For a scholar of early Christianity, it was only fitting that Cameron thought of Simeon, a figure in the Bible’s Gospel of Luke. Simeon holds the baby Jesus and speaks to God. He is now ready to depart the Earth, having now seen the fulfillment of a prophecy he had received as a young man. Cameron is no Simeon and a World Series is no Jesus, but a prophecy, a dream, had certainly been fulfilled. With what one can only imagine was a twinkle in his eye, Cameron recited an amended version of the Gospel.

“Now Lord you can let your servant Ron Cameron depart in peace,” Cameron said. “Mine eyes have seen thy salvation…A light for revelation to the Gentiles and glory for Red Sox nation.” 

Beyond personal fandom, Cameron (like so many other fans) engages in the age-old debate of who deserves a coveted spot in baseball’s highest office, the Hall of Fame. Roger Clemens is one of those names who, while undeniably great, has been tied to the use of steroids. 

“I’d put Roger Clemens in the Hall of Fame because he deserved it,” Cameron determined. “He’s not the smartest Texan. On the other hand, I don’t want him to marry my sister, I want him to pitch.”

Cameron shared similar sentiments about another one of the most notoriously unapologetic steroid users, Barry Bonds. 

“I’d put Barry Bonds in. Barry Bonds was an asshole. He was also phenomenal.”

Acknowledging the faults of our heroes—not that Cameron would call Bonds a hero—while still appreciating their greatness is part of what makes baseball so exciting. You become attached to the players on your team, you might even think of them as athletic gods, but in the end, they are flawed people just like everyone else. 

Recently, much of the conversation surrounding baseball has focused on the sabermetrics movement. Players are striking out and hitting long balls at an unprecedented rate. Unprompted, while describing his love for the game, Cameron expressed his frustration with how the use of stats has changed the game.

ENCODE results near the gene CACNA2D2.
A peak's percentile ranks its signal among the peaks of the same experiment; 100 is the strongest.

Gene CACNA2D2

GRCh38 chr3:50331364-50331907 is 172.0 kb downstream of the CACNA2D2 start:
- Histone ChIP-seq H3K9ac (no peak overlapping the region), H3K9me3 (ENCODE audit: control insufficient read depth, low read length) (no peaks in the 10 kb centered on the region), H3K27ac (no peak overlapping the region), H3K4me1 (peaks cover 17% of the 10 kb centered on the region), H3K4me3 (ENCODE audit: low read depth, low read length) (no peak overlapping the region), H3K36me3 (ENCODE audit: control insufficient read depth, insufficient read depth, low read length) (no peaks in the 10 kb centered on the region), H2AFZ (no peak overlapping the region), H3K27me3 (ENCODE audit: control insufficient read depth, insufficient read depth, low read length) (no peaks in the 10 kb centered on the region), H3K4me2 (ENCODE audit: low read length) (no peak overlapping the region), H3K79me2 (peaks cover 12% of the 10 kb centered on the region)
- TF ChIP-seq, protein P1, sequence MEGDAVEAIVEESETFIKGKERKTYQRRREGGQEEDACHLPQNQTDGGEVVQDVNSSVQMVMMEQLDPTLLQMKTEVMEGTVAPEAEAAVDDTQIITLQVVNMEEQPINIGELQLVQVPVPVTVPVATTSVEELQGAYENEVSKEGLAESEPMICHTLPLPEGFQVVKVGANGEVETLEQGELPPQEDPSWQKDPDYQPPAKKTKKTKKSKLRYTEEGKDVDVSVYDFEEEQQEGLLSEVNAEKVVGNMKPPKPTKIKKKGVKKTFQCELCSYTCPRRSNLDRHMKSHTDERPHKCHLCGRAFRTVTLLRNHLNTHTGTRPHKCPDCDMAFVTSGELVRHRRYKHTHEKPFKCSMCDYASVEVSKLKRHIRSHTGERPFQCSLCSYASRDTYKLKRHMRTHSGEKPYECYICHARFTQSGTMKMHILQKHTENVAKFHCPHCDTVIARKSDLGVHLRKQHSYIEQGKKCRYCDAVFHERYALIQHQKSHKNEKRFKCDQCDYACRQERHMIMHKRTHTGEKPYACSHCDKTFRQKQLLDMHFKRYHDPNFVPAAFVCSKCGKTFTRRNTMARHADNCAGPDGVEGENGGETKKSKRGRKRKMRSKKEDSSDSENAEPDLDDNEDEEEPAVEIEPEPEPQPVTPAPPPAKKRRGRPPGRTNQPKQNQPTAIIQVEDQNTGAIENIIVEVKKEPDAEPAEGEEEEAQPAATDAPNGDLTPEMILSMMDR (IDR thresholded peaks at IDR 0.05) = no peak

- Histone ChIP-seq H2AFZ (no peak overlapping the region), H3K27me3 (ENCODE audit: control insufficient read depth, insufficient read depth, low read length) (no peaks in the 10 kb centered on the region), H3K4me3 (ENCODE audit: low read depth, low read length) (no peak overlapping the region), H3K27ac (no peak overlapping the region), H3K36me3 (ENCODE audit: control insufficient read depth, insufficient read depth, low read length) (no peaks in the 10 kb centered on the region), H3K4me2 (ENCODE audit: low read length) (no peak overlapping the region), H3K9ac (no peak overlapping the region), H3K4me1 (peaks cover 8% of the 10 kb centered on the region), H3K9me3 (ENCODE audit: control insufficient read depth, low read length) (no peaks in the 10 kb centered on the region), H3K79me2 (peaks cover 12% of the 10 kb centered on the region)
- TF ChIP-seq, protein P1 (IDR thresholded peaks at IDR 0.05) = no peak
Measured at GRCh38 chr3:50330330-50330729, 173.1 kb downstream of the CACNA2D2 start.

“I remember baseball,” Cameron noted. “It gives me great pleasure. It’s a beautiful game, almost perfect, though if they quit striking out so much and trying to hit home runs it’d be a lot better.”

In many ways he’s right: you can love something and still see its faults. However, for the modern baseball fan, they are becoming increasingly more glaring. 

“Having shorter games, that are crisper, that’s better, but it’s hard to arrange that,” Professor Cameron explained. “You are supposed to win so understandably every team including my team is doing what they can to win.” 

This is exactly what has taken place as modern analytics have come to dominate general managers’ offices. Cameron looked to the past for a possible solution. 

“Conceivably they could raise the mound again, they lowered it after 68, [by] six inches.”

Expanding on the issue of the new one-dimensional home run hitting machine that baseball players have turned into, Cameron was disappointed. 

“It’s not like football where the guard blocks and pulls, it’s baseball, you’ve got to be able to do more than one thing.”

Unfortunately, all too often the “one thing” has become players swinging as hard as they can to make an exciting home run every 20 at-bats, leaving the audience without action for the other 19. Cameron used the example of Rob Deer from baseball’s past, this time the 90s to describe these types of players. 

“Rob Deer is all or nothing, and he was a lot of nothing,” Cameron remarked.

Despite these very real challenges that face the game, at his core, Cameron is still a huge fan. 

“Sometimes games are boring, but that doesn’t matter. Sometimes days of the week are boring, what the hell, but it’s just beautiful.”

In the end, Cameron’s thoughts reflect just that. The game might not be perfect. It might drive you to incredible superstitions, to love, and to disappointment, but in the end, it will always be there and it will always be special. 

“It’s aesthetic, it’s beautiful, almost perfect,” Cameron said. “And the dimensions–there’s no time. Theoretically, if you don’t make three outs, and you keep hitting, you can live forever.”


<<Correction: A previous version of this article said that the first game Cameron saw live was at Fenway Park. This was not his first game, and the article had been updated.

<< Correction: A previous version of this article said that Professor Cameron had a MAA’77. This is inaccurate, and the article has been updated.

Will Slater can be reached at wslater@wesleyan.edu

John Vernaglia can be reached at jvernaglia@wesleyan.edu